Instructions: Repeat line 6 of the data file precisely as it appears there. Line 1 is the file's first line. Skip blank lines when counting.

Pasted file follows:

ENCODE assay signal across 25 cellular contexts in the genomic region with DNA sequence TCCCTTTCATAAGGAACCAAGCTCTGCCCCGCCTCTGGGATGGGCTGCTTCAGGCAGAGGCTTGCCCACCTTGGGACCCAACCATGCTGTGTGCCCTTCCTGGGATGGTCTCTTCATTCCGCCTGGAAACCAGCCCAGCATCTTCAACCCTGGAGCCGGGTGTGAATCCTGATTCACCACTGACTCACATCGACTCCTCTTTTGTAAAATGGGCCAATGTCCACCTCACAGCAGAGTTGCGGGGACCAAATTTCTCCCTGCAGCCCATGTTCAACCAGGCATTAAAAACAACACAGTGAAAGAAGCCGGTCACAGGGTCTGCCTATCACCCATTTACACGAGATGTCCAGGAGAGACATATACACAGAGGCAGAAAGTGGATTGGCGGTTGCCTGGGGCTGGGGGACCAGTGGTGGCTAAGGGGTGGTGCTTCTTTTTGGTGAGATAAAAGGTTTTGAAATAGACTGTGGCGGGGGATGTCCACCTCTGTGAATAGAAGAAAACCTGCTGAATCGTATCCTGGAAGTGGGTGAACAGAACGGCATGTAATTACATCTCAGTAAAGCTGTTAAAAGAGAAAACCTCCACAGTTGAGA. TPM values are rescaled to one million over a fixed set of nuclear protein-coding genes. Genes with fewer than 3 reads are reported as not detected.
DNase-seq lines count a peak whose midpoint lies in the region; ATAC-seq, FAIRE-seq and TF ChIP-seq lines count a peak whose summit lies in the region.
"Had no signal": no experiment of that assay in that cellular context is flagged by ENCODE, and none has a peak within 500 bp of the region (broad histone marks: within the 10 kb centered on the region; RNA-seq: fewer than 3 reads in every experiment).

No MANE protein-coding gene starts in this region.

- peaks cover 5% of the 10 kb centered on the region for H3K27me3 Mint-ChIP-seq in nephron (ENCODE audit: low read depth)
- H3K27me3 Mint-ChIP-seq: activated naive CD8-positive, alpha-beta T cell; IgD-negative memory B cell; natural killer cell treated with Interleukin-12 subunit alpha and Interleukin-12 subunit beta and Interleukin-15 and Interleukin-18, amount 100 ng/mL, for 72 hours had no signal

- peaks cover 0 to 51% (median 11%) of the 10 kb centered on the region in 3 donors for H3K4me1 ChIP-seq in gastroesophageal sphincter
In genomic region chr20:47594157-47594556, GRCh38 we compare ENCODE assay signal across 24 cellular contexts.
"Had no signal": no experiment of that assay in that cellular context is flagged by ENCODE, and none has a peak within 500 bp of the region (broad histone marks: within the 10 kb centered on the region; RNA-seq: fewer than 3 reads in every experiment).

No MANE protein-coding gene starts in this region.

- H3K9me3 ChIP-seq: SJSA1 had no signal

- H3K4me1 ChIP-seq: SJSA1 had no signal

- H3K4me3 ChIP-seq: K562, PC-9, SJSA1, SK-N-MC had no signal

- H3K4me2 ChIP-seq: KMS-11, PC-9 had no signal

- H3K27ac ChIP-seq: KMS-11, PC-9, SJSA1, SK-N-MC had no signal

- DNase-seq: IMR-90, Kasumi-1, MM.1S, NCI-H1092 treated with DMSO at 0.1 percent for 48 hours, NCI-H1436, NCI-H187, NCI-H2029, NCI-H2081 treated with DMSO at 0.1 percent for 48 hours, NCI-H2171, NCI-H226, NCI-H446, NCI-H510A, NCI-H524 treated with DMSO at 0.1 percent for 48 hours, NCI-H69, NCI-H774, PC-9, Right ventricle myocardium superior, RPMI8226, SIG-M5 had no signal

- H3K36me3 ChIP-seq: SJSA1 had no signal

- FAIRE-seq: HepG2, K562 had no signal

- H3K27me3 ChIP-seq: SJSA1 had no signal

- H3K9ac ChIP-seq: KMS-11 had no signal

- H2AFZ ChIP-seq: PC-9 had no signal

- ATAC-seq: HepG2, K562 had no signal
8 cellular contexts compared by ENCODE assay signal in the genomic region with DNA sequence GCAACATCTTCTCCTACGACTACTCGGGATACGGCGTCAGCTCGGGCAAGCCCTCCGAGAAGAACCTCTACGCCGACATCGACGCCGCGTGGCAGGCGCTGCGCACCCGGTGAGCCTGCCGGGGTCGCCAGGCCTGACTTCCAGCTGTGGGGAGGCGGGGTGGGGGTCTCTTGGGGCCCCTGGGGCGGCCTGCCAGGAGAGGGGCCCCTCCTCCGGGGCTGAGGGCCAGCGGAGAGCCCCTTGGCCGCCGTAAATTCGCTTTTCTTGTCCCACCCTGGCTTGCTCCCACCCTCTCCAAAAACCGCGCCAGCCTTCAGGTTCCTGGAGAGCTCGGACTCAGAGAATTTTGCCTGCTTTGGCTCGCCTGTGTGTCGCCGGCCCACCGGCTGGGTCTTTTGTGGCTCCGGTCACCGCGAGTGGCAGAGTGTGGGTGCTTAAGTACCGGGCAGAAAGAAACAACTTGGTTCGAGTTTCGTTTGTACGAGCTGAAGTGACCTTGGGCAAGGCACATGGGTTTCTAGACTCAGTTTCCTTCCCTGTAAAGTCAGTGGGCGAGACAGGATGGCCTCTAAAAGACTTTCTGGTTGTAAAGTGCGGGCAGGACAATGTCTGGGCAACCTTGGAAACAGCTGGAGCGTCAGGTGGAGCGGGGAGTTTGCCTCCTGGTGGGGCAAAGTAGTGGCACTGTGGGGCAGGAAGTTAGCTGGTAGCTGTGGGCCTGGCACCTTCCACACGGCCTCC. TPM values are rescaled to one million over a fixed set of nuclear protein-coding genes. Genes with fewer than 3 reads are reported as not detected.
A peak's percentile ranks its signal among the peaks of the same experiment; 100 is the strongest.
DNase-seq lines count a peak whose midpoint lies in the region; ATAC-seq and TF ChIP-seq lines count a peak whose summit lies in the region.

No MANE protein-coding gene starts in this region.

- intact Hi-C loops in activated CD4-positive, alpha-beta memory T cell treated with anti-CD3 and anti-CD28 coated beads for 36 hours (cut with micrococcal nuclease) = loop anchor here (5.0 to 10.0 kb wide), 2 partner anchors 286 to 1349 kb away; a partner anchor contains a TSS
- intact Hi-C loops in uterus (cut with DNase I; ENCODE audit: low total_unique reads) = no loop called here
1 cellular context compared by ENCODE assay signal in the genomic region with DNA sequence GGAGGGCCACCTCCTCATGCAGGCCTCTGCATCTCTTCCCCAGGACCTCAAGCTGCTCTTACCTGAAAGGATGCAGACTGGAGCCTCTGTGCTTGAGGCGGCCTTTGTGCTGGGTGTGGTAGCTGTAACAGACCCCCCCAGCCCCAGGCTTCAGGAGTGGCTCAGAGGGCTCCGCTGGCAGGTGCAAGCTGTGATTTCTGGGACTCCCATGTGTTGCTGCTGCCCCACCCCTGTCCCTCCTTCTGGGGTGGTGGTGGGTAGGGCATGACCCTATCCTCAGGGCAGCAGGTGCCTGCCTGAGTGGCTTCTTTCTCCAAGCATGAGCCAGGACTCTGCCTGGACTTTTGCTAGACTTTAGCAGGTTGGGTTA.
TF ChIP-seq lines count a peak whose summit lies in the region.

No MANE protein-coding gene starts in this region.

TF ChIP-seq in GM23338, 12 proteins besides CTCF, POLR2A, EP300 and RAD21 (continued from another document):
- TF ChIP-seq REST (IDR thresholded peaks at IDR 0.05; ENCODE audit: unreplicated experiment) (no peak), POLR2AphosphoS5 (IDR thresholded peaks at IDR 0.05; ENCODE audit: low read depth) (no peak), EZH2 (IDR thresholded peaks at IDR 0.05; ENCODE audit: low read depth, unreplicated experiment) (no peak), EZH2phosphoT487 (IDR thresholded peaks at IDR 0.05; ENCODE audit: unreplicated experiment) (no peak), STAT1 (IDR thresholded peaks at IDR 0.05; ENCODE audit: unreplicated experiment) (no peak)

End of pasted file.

- H3K27me3 Mint-ChIP-seq: activated naive CD8-positive, alpha-beta T cell; IgD-negative memory B cell; natural killer cell treated with Interleukin-12 subunit alpha and Interleukin-12 subunit beta and Interleukin-15 and Interleukin-18, amount 100 ng/mL, for 72 hours had no signal